Kyle Smith, National Review

President Trump should be happy. As much as Warren is articulate, obviously intelligent, and energetically supported by Democrats, she would also be far easier to defeat than Joe Biden… Considering Trump's economy, the president is well placed to defeat Warren.”
Tom Rogan, Washington Examiner

A moderate's take

“The [Democratic] party is moving toward all sorts of positions that drive away moderates and make it more likely the nominee will be unelectable. And it’s doing it without too much dissent… According to a Hill-HarrisX survey, only 13 percent of Americans say they would prefer a health insurance system with no private plans. Warren and Sanders pin themselves, and perhaps the Democratic Party, to a 13 percent policy idea…

“Second, there is the economy. All of the Democrats seem to have decided to run a Trump-style American carnage campaign. The economy is completely broken. It only benefits a tiny sliver. Yet in a CNN poll, 71 percent of Americans say that the economy is very or somewhat good… Third, Democrats are wandering into dangerous territory on immigration… you’ve got a lot of candidates who sound operationally open borders. Progressive parties all over the world are getting decimated because they have fallen into this pattern… Right now we’ve got two parties trying to make moderates homeless.”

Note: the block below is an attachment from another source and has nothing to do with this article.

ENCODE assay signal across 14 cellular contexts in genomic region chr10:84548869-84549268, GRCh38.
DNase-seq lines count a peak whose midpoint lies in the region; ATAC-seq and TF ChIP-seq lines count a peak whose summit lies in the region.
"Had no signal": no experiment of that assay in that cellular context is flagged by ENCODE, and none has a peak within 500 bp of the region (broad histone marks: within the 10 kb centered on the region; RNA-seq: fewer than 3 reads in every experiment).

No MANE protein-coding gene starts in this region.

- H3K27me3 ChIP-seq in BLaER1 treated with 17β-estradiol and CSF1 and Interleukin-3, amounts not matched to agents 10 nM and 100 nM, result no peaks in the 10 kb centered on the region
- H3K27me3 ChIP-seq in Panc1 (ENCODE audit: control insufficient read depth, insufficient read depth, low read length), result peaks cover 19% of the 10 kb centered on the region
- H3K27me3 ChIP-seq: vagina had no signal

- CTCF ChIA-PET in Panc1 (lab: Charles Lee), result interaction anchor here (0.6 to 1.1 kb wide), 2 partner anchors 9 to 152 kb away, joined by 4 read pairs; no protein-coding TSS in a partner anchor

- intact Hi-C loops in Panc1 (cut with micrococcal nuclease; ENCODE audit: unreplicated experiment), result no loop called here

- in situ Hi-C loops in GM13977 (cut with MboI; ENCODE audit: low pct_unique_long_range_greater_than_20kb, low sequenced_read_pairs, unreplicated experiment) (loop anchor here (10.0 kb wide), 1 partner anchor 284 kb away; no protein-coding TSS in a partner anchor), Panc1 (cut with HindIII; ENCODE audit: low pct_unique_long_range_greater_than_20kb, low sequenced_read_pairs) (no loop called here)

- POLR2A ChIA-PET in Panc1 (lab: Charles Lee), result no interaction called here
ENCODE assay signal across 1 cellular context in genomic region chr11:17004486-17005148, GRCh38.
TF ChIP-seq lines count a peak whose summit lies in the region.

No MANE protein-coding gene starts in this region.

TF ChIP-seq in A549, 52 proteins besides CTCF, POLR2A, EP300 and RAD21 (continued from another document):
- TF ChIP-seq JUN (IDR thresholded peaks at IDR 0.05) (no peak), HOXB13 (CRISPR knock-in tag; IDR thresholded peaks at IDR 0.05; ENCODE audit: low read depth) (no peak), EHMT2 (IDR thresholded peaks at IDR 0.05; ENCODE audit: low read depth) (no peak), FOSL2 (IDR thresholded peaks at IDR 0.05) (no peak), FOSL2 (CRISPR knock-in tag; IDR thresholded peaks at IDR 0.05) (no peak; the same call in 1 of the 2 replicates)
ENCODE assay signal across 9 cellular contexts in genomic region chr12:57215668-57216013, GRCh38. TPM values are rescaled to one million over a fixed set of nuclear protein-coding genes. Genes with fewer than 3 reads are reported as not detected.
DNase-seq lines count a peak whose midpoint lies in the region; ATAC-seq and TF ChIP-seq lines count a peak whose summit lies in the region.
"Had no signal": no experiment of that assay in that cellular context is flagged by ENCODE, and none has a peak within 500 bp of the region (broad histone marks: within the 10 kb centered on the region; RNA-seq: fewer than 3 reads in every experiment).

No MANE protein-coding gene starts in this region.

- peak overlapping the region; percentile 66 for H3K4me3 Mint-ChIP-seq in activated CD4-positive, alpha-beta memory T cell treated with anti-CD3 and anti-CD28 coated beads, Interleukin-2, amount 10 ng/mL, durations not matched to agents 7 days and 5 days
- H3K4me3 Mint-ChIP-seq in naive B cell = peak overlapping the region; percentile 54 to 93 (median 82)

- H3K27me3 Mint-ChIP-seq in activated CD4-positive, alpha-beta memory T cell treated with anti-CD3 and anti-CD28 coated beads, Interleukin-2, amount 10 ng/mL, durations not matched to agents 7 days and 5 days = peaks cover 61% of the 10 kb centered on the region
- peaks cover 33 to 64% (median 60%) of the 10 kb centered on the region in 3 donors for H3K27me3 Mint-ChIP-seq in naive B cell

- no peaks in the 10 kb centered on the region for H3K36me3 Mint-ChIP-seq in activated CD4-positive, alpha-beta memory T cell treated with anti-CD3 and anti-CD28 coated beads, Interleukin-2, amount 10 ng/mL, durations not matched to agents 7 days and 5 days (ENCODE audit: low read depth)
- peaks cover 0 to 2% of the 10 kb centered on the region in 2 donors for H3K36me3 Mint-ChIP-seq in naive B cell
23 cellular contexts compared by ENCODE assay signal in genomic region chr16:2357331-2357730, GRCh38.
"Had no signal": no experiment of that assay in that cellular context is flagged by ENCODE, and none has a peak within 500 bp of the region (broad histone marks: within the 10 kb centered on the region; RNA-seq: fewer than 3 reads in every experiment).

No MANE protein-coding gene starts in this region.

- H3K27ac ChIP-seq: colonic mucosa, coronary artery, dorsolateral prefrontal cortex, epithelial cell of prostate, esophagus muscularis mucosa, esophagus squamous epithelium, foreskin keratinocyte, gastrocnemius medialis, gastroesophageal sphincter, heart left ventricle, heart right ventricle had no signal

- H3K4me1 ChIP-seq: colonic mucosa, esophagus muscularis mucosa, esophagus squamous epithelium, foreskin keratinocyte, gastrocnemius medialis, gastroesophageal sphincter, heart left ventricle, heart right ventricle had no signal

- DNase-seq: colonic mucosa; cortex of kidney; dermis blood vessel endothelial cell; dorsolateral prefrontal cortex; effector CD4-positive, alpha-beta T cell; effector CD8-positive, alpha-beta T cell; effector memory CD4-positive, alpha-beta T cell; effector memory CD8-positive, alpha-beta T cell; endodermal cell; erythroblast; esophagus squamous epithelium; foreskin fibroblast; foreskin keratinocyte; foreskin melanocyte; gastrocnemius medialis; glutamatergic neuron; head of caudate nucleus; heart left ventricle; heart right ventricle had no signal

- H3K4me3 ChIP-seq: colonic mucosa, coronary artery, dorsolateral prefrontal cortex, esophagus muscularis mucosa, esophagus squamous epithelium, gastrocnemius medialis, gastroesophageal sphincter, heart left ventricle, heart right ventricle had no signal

David Brooks, New York Times

A libertarian's take

“After adding in the ultra-millionaire’s tax and factoring in the other capital taxes Warren wants to levy — on financial transactions, on unrealized capital gains, on corporations — we’d be asking every billionaire to hand over more than two-thirds of their total wealth over a 10-year period. If the government actually managed to collect it, their fortunes would rapidly erode — and so would tax collections. The plan might be a good way to smash wealth, but it’s a terrible way to fund the nation’s health-care system…

“If Warren makes it to the White House, and tries to pass a plan, the Congressional Budget Office will eventually attach more reasonable numbers, with more defensible assumptions, sparking an even more spectacular political blowback than the one that greeted Friday’s announcement. Outside of the progressive Twitterati, there isn’t necessarily an enormous constituency for spending $20.5 trillion to herd every American into a national health insurance program; there would be even less support for spending what Warren’s plan would actually cost.”
Megan McArdle, Washington Post